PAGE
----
Rewiring of genetic interactions among locomotor genes
Next we examined the conservation of genetic interactions. Worm interacting gene pairs were defined as genes with |PCC| > 0.7 for worm locomotive profiles and GeneOrienteer score over 4 . For fly gene pairs whose worm orthologous pairs were interacting, 11% were interacting if we used the same criteria for fly gene interactions and if we used locomotive profiles from neuronal RNAi (Fig. 5c). While such conservation level was drastically lower than those in expression or phenotype (11 vs. ≥85%), it is significantly (p < 0.001, Fisher’s exact test) higher than the expected probability from random gene pairs (11 vs. 4%, Fig. 5c). In comparison with neuronal locomotive profiles, profiles from ubiquitous RNAi showed even a lower level of conservation: Fly gene pairs with interacting worm orthologous pairs had only 2.4% probability of interacting, which was not significantly higher than the 1.2% from random pairs (Fig. 5c).
We investigated whether our results on genetic interactions were biased by the GeneOrienteer algorithm as it used orthologous data. When we eliminated GeneOrienteer scores and used |PCC| values as the sole criterion for interaction, we observed that 24% of genetic interactions were conserved if neuronal profiles were used, which was significantly higher than the expected 14% from random pairs (Fig. 5d). Conservation of genetic interactions was not observed in ubiquitous profiles (Fig. 5d). These data confirmed that the conservation level of genetic interactions was much lower than those of expression and phenotype.
Motor-neuronal control of body length
While we used only 10 locomotive parameters in this study, our imaging system extracts 20+ parameters from the videos. One parameter that was measured by the system but not used in the locomotive profiles was body size. As male larvae are smaller than female larvae, we analyzed them separately in all body length measurements. Notably, inactivation of two genes, Rdl and Gαo, in neurons caused significantly reduced larval body size in both females and males (Fig. 6a).
As neuronal RNAi of Rdl and Gαo also caused severe locomotive defects, it seemed possible that the reduced body length might be a secondary defect of the locomotive phenotypes. For example, if a larva could not move well, it might not reach food well, and thus could have a small body length because of malnutrition. This was unlikely under our culture conditions as the larvae were maintained continuously on food. Furthermore, neuronal RNAi of many genes caused severe locomotor defects, without affecting body length. For example, neuronal RNAi of syb reduced the larval crawling speed to a level similar to Rdl and Gαo (Fig. 6b), yet caused no body length defects (Fig. 6a). Therefore, we hypothesize that the reduced larval length of Rdl and Gαo reflects a primary defect in gene function.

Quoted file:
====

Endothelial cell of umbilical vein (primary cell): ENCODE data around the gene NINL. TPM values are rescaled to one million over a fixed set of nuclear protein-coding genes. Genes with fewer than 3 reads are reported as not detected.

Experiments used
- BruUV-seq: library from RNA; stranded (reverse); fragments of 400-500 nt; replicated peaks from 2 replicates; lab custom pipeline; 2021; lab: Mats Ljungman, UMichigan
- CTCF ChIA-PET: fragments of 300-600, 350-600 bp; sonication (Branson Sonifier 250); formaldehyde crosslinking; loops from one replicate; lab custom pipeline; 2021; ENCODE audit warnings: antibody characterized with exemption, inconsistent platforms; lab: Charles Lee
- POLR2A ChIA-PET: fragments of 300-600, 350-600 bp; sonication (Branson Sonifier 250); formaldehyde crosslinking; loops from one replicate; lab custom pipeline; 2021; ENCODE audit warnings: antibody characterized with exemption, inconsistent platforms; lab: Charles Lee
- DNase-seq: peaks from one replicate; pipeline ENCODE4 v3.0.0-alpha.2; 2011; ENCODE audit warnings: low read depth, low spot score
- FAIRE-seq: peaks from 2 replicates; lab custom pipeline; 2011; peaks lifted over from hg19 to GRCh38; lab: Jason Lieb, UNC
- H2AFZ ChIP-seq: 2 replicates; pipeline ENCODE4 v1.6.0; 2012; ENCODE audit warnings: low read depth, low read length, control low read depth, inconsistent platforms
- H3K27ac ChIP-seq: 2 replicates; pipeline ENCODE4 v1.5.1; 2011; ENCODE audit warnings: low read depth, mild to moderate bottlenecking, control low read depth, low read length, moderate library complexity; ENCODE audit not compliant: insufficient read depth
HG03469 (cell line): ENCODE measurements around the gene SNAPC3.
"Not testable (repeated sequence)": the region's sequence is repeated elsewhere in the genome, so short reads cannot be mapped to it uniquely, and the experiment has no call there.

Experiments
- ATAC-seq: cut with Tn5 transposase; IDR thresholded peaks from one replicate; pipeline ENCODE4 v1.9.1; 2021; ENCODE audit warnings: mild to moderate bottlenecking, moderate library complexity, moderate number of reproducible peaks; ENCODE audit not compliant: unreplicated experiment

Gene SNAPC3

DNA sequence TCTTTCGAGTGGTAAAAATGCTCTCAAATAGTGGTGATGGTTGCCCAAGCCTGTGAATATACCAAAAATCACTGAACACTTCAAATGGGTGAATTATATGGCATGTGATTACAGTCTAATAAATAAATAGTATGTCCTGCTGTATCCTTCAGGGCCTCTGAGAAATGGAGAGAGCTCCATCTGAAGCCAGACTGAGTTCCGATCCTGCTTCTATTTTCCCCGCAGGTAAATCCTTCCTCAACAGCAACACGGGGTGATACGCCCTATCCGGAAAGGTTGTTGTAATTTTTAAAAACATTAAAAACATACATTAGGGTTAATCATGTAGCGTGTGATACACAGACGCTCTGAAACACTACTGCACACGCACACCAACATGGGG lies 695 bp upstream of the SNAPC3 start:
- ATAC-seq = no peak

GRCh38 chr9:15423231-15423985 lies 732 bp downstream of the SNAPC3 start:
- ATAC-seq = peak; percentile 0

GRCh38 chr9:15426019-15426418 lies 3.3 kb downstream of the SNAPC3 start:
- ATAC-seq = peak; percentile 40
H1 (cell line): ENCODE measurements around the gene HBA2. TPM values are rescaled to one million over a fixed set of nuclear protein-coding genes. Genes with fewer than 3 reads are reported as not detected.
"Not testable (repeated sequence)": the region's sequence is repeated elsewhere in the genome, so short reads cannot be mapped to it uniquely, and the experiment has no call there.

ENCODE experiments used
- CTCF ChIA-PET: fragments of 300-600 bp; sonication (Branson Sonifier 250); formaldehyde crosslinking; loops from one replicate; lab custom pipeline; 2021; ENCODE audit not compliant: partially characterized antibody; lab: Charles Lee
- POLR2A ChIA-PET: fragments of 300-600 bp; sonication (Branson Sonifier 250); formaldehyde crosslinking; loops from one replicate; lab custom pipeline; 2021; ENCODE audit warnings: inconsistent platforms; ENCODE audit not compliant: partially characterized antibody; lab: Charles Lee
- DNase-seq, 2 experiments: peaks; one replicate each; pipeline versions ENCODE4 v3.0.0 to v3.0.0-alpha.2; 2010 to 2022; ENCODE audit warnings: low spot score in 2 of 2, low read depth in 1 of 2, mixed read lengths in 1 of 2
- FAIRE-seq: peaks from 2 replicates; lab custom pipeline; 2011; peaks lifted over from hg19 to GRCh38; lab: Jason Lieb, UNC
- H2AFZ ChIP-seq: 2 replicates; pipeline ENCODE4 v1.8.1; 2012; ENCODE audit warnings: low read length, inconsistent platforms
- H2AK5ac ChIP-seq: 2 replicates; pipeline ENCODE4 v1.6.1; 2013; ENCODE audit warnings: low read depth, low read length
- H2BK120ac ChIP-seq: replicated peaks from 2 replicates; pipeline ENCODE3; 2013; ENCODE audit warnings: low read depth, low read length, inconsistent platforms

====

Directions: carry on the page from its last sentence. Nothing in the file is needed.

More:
Surprisingly, inactivating Rdl and Gαo in motor neurons using the D42-Gal4 driver reproduced the shortened-body-length phenotype (Fig. 6c). In contrast, inactivating these genes in insulin producing brain cells using a dilp2-Gal4 driver did not cause reduced body length (Fig. 6c). These data suggested that there is a motor-neuronal control of body length in D. melanogaster, and that such control requires the function of Rdl and Gαo in motor neurons.
In addition to the supplementary tables, an interactive database was built to enable queries of videos and behavioral profiles including all 20+ parameters. The database provides raw measurements as well as normalized measurements of each animal for query and download. The database can be accessed at http://wormloco.org, the same website that also stores C. elegans locomotor behavioral profiles .